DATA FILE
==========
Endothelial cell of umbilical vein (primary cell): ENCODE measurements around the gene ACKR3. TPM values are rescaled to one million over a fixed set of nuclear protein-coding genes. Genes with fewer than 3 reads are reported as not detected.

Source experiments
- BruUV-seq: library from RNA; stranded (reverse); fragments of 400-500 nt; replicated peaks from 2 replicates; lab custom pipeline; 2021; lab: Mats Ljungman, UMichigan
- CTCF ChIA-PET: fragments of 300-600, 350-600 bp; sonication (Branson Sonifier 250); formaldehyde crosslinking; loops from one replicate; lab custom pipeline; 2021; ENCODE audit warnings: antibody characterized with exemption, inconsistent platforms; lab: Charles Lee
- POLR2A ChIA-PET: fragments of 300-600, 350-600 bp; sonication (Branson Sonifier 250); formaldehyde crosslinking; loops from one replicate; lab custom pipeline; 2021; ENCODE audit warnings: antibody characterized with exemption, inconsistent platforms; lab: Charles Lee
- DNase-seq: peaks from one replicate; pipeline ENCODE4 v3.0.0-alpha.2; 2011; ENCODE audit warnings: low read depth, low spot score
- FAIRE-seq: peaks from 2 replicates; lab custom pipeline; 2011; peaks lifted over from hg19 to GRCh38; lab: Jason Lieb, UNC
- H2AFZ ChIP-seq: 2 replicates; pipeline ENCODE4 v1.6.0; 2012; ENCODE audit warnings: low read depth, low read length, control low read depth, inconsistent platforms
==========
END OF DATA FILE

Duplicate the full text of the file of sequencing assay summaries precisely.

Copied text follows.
Endothelial cell of umbilical vein (primary cell): ENCODE measurements around the gene ACKR3. TPM values are rescaled to one million over a fixed set of nuclear protein-coding genes. Genes with fewer than 3 reads are reported as not detected.

Source experiments
- BruUV-seq: library from RNA; stranded (reverse); fragments of 400-500 nt; replicated peaks from 2 replicates; lab custom pipeline; 2021; lab: Mats Ljungman, UMichigan
- CTCF ChIA-PET: fragments of 300-600, 350-600 bp; sonication (Branson Sonifier 250); formaldehyde crosslinking; loops from one replicate; lab custom pipeline; 2021; ENCODE audit warnings: antibody characterized with exemption, inconsistent platforms; lab: Charles Lee
- POLR2A ChIA-PET: fragments of 300-600, 350-600 bp; sonication (Branson Sonifier 250); formaldehyde crosslinking; loops from one replicate; lab custom pipeline; 2021; ENCODE audit warnings: antibody characterized with exemption, inconsistent platforms; lab: Charles Lee
- DNase-seq: peaks from one replicate; pipeline ENCODE4 v3.0.0-alpha.2; 2011; ENCODE audit warnings: low read depth, low spot score
- FAIRE-seq: peaks from 2 replicates; lab custom pipeline; 2011; peaks lifted over from hg19 to GRCh38; lab: Jason Lieb, UNC
- H2AFZ ChIP-seq: 2 replicates; pipeline ENCODE4 v1.6.0; 2012; ENCODE audit warnings: low read depth, low read length, control low read depth, inconsistent platforms